The Average Gamer

King Arthur II The Role-Playing Wargame Review (PC)

Just because an idea looks good on paper isn’t necessarily a positive indication that it’s going to work in reality. King Arthur II The Role-Playing Wargame suffers from shades of this truism. You can almost imagine the meetings at Neocore; “Do we want role-playing?” .. “YES!” .. “Do we want Total War-esque battles?” .. “YES!” .. “Do we want more than a whiff of games like Might & Magic Heroes 6?” .. “YES!” .. “Shall we mash them all together add custom item creation, endless narrative and Arthurian legends?” … “YES!”

You expect a steep learning curve when starting an RTS and hope the game will hold you hand a little bit and offer you encouraging words, maybe even a gold star if you’re good. You might also expect that something as basic as camera controls via the mouse would be explained somewhere obvious but no. These things should be lit up in big, glaring lights and whilst there are tutorials and you can tell the game is trying to be helpful. It’s either not enough or the usability needs to be revisited. 

Happily the rest of the UI makes sense and is easy to get around; armies, settlements, objectives and research are all easily accessible and the over-head map from which you conduct your campaign is similarly unchallenging.

As Arthur’s son you’re charged with saving the country, saving Arthur and general do gooding all over the place whilst at your disposal there’s: armies, diplomacy and magic .. all very “war game” so far but where does the role-playing come in? You can’t miss it, believe me.

Choices are offered up by the narrator, who to his credit, makes valiant attempts at keeping an awful lot of dialogue interesting but mostly reminds me of Puddle Lane story books. I actually really liked these parts, whatever choice you make doesn’t seem to actually change much of anything which is a bit of a let down on the role playing front but it’s an interesting counter point to the big battles and keeps the variety going and me (at least) engaged.

When you’ve done enough of the talking there’s nothing left but to meet your enemies on the field of war. See, I’m picking up the lingo. If you’ve played anything from the Total War stable you’ll know what to expect here but it’s not as well executed.

Plonk your units where you want them, consider where you think the enemy is going to push towards and start your offensive. Then spend the rest of the battle trying to herd your minions while avoiding spells being flung by the enemy captains. After a couple of goes with me trying to be smart and and use actual tactics I discovered that rushing my units towards the opposing team worked just as well and meant less frustration every time I spied one of my armies having a cup of tea and a sit down instead of waging bloody war.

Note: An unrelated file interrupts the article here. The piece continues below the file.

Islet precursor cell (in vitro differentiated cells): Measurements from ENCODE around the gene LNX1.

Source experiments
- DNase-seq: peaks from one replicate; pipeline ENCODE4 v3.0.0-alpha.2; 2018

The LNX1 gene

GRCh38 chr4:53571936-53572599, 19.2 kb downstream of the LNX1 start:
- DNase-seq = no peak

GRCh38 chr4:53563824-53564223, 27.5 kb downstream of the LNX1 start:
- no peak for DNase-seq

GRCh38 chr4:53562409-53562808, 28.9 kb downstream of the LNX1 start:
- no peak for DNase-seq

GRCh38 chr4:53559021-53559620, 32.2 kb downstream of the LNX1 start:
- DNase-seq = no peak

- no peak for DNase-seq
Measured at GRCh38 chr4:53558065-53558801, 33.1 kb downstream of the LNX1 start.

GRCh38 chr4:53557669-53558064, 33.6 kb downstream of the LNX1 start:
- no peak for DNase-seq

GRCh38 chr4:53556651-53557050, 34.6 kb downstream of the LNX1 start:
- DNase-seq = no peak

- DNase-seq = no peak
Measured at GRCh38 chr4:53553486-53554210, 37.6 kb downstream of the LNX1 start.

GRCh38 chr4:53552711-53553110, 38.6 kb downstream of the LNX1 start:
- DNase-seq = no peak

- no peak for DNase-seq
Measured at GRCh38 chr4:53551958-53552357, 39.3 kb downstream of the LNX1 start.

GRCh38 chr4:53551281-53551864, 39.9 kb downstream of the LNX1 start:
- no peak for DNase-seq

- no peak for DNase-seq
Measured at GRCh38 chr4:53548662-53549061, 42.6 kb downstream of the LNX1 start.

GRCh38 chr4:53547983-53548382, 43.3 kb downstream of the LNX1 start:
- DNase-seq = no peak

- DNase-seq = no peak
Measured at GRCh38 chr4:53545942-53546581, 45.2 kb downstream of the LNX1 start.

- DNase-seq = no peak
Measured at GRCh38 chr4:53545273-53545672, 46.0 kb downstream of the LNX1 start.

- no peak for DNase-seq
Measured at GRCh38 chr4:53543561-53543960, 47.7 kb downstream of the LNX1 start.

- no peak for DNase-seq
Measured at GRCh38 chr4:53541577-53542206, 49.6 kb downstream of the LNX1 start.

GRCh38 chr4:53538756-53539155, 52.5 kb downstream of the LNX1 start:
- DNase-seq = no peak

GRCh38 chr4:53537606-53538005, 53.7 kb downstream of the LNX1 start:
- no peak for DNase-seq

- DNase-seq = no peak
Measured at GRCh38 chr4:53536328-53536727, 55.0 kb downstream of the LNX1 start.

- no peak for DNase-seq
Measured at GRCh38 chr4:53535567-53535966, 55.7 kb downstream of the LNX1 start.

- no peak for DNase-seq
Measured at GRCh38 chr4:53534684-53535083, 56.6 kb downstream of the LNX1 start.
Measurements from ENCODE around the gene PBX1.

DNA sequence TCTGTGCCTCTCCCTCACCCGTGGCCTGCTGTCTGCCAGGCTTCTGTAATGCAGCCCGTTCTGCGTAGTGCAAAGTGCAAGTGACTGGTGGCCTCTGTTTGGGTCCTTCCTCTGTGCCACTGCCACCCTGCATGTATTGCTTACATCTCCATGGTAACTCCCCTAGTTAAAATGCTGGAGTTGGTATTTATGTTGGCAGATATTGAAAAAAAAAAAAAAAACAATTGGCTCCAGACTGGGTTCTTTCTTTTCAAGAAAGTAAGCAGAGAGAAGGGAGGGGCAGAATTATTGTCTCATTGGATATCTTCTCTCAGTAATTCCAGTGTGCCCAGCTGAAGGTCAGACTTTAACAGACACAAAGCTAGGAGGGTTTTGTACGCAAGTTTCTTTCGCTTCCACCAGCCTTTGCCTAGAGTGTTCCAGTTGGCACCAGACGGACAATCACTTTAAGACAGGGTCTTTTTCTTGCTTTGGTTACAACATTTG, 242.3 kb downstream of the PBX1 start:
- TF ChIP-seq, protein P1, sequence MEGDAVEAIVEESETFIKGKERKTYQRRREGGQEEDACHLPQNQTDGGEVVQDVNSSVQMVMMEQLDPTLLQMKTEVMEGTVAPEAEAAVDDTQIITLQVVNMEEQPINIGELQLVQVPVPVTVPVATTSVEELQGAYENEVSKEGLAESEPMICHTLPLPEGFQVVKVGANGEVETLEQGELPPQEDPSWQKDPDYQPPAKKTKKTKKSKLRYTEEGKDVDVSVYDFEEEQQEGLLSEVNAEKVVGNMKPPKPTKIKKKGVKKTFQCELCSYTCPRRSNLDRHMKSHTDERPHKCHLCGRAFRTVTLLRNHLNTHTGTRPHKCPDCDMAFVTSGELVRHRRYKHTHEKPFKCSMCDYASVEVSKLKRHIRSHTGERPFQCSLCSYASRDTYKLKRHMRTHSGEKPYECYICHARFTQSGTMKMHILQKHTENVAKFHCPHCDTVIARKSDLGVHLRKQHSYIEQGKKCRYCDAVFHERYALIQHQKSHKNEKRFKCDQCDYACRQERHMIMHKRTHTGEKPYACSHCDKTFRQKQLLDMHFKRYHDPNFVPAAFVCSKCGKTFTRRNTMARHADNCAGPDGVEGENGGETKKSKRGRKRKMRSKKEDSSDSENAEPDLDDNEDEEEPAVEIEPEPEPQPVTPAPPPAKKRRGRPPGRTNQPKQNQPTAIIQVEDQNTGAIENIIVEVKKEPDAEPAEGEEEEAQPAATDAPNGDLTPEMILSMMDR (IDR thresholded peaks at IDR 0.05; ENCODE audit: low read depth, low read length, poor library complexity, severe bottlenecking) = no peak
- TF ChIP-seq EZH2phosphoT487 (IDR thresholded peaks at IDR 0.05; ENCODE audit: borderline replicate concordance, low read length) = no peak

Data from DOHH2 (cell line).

King Arthur II plays like a whole note-book of good ideas that just didn’t gel together in to a cohesive game for me. As an example, one of the aspects I really enjoyed was the ability to item forge – you’re rewarded with bits of artifacts and you can take them to a magical tower and fiddle about to make better artifacts with which to equip your captains. This adds yet another dimension to the game experience but I suspect that by including all of these components they’ve spent time and effort where it would have been better used to perfect the main game-play features: role-playing and war.

If you’re looking for a mythological Total War then I’d be wary of recommending this game to you. It’s as pretty but not very smart so the satisfaction in winning won’t be there. If you’re looking for something a bit different and don’t mind slightly wonky AI, a lot of talking and a fair amount of micro-management, it’s worth putting this on your list.

King Arthur II currently available as a download on Gamersgate for £29.95 or disc from Amazon for £18.60. The lower of the two prices is worth it but wait for a sale on the downloadable version.

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